Nation’s ‘fair go’ mantra eclipsed by growing gap between rich and poor

Australian leaders must urgently address an alarming wealth gap and cycle of “persistent poverty” as the nation’s highest 20 per cent of income earners now earn six times the income of the lowest 20 per cent, according to a State of Social Impact report released today.

Nov 14, 2023, updated Nov 14, 2023
Photo: Belinda Willis

Photo: Belinda Willis

The report shaped by an inaugural Social Impact Summit held earlier this year found many corporations now recognise they are integral in tackling figures that show one in eight Australians lives in poverty.

“Australia faces the stark reality of growing inequality and persistent poverty,” the report, which has been handed to the federal government, stated.

“This trend is exacerbated by factors including the rising cost of living, job insecurity and disparities in access to education and healthcare. The report underscores the urgency of addressing these disparities to ensure a more equitable society.”

Written by the Impact Institute, the report showed an appetite for change but said it was being hampered by tunnel vision and a society “built on an individualistic system that glorifies competition at all costs”.

Australia is the world’s 12th largest economy with 25 years of continuous economic growth, the highest median health in the world and the sixth largest number of high-income households in the world.

Yet there is an alarming number living below the poverty line “with many also caught in a perpetuating cycle of disadvantage”, the report said.

Dr Laura Dixie, the director at actuary firm Taylor Fry, cited the figures at the summit showing the gap between the top 20 per cent of income earners and those in the bottom bracket in Australia.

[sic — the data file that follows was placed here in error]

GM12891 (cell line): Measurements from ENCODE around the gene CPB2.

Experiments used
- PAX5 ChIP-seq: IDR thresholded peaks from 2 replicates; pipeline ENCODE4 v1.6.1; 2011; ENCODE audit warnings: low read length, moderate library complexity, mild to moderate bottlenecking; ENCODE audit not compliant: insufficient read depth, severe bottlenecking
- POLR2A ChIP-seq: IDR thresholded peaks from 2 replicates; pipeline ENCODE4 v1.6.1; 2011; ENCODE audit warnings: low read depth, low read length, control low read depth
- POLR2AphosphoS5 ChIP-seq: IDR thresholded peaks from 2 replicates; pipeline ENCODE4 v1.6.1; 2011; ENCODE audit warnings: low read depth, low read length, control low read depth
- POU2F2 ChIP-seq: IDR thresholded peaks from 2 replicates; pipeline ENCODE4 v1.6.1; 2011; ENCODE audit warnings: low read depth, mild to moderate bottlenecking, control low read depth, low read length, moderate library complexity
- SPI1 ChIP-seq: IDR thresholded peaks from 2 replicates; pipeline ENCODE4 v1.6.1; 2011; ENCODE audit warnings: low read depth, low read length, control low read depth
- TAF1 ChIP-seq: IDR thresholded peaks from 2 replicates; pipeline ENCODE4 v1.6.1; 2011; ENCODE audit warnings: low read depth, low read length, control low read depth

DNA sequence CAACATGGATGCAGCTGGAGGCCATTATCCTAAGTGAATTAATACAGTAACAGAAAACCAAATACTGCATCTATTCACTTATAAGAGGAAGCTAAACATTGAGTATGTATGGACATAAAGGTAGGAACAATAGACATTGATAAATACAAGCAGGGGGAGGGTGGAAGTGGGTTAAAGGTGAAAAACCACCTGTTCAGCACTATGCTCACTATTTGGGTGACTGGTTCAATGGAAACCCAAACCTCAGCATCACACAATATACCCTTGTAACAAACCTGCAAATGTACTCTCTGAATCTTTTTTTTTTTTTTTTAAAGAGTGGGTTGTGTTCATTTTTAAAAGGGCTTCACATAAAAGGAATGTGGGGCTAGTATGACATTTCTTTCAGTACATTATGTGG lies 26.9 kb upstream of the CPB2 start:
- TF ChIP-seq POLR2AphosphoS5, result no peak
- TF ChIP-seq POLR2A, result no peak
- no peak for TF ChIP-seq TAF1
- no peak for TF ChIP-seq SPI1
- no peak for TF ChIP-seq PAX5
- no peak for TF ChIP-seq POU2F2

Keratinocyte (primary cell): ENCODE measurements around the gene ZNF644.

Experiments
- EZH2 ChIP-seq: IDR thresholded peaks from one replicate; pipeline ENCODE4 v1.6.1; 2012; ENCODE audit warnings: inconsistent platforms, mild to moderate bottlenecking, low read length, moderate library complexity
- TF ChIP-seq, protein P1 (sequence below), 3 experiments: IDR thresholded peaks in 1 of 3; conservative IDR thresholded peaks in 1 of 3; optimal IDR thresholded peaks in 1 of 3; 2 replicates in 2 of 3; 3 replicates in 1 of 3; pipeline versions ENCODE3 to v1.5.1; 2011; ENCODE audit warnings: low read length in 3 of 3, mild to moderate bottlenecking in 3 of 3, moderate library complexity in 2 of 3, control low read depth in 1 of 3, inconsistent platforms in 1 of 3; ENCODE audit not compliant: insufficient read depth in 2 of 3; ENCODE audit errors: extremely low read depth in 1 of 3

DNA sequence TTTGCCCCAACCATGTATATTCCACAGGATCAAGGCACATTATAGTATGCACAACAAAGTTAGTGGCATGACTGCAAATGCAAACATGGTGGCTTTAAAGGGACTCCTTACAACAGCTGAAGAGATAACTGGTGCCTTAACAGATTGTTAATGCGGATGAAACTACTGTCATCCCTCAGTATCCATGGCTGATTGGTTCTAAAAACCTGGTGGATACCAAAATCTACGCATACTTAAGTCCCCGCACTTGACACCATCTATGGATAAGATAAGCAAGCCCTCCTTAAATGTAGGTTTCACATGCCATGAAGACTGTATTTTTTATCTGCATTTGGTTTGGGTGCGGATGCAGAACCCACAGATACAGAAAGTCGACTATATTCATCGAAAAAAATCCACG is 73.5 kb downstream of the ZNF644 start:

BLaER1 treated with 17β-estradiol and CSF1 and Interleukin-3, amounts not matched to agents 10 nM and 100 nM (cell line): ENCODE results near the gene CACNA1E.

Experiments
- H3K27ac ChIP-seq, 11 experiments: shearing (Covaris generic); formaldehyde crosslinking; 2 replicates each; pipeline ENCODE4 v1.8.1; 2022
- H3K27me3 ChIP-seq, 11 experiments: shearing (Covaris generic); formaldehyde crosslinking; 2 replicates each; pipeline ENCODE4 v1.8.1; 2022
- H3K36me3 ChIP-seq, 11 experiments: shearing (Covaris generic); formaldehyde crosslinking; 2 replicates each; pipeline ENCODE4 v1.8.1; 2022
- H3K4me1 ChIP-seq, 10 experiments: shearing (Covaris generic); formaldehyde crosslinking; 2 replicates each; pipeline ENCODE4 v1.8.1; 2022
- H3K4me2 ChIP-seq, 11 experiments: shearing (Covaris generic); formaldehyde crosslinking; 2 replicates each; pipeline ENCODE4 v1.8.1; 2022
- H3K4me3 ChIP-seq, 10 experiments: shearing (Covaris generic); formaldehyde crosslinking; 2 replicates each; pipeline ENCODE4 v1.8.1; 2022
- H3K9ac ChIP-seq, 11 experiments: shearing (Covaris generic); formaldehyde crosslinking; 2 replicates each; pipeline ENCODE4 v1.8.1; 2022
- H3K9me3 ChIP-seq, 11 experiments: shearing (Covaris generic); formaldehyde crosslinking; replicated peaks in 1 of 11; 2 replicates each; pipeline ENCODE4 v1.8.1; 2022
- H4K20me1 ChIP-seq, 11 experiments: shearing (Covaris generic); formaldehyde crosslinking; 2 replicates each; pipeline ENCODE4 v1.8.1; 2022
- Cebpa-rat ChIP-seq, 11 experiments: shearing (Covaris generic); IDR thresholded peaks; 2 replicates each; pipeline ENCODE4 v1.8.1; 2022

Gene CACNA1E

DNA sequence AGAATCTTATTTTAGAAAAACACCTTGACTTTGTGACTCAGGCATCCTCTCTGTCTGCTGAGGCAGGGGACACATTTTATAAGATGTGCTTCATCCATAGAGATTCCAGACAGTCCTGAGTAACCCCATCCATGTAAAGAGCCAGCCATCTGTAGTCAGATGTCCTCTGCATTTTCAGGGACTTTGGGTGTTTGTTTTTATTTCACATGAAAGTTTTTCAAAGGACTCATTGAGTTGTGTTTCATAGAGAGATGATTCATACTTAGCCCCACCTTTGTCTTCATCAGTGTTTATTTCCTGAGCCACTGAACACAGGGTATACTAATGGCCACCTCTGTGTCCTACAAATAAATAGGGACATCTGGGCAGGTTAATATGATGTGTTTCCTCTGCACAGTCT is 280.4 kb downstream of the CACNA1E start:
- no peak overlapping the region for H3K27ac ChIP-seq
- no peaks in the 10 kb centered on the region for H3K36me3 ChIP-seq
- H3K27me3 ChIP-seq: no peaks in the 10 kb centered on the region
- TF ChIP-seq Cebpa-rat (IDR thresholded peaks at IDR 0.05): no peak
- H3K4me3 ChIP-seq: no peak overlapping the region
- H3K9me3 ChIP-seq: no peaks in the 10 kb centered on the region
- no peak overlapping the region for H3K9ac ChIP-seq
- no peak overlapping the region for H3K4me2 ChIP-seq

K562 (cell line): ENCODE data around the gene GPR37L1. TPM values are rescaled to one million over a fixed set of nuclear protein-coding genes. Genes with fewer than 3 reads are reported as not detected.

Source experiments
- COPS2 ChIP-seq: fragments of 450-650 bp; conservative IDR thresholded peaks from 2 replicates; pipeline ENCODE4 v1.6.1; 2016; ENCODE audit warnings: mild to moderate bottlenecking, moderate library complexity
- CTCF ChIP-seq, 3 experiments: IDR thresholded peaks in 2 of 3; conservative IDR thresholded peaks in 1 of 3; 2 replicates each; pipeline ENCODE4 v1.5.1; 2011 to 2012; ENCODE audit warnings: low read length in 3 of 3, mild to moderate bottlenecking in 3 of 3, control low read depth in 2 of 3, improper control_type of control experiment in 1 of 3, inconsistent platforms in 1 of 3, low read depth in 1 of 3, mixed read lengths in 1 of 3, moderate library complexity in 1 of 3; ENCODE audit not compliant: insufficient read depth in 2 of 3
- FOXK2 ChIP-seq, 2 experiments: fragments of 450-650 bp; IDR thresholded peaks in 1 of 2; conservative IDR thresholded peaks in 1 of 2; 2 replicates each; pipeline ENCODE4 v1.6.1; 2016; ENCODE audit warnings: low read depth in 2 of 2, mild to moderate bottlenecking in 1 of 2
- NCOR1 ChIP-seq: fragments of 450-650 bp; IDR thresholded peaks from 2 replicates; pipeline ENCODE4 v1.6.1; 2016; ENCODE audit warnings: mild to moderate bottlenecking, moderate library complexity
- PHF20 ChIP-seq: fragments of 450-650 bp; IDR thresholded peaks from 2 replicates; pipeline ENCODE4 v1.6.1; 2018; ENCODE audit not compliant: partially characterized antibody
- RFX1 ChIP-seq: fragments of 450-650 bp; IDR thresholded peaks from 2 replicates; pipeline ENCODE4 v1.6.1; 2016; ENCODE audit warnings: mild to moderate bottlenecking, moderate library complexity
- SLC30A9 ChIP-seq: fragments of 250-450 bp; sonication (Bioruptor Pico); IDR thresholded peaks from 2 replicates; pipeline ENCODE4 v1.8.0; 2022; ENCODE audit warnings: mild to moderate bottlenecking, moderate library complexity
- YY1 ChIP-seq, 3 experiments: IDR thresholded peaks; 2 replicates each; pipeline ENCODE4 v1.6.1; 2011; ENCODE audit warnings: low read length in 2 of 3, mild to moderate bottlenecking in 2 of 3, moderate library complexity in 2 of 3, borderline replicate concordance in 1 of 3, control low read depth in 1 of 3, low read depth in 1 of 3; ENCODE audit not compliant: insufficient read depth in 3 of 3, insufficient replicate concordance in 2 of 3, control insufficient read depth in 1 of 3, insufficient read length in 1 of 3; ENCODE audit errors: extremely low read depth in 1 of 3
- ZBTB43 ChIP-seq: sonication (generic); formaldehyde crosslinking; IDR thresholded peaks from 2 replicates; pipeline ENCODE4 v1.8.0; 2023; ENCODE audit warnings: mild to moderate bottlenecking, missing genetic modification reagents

“This disparity casts a long shadow over Australia, particularly for marginalised communities. We must bridge this gap with immediate collective action to ensure a just future,” Dixie said.

Rising house prices and costs of living highlight the risk of greater economic inequality in upcoming years, the report said, covering insights from 300 Australian chief executive officers and leaders at the Social Impact Summit in June.

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It cited Australian Bureau of Statistics data showing that while net worth (wealth) per household increased 7.4 per cent to $1,411,637 between 2020-21 and 2021-22, as many as 13.4 per cent of the population and 16.6 per cent of children (one in six) continue to live below the poverty line.

The Australian Council of Social Service showed alarming trends in its annual report, Poverty in Australia 2023: Who is affected, including that 34 per cent of sole parent households are in poverty along with 52 per cent of tenants in public housing and 25 per cent of people with a disability.

“This need is not lost on politicians and bureaucrats,” the report said, with the 2023-24 federal Budget containing a $199.8 million entrenched disadvantage package.

“Most notable is the $100 million Outcomes Fund, which is the largest spending measure contained within this package,” the report said.

“The Commonwealth will partner with states, territories, and social enterprises to invest in projects that deliver outcomes for communities and tackle disadvantage.”

Summit contributor, political economist and co-founder of the Wellbeing Economy Alliance, Dr Katherine Trebeck called for a fundamental economic shift to tackle social issues and foster market equity.

“Governments must introduce policies and design an economy that delivers social justice on a health planet for ourselves and future generations,” she said.

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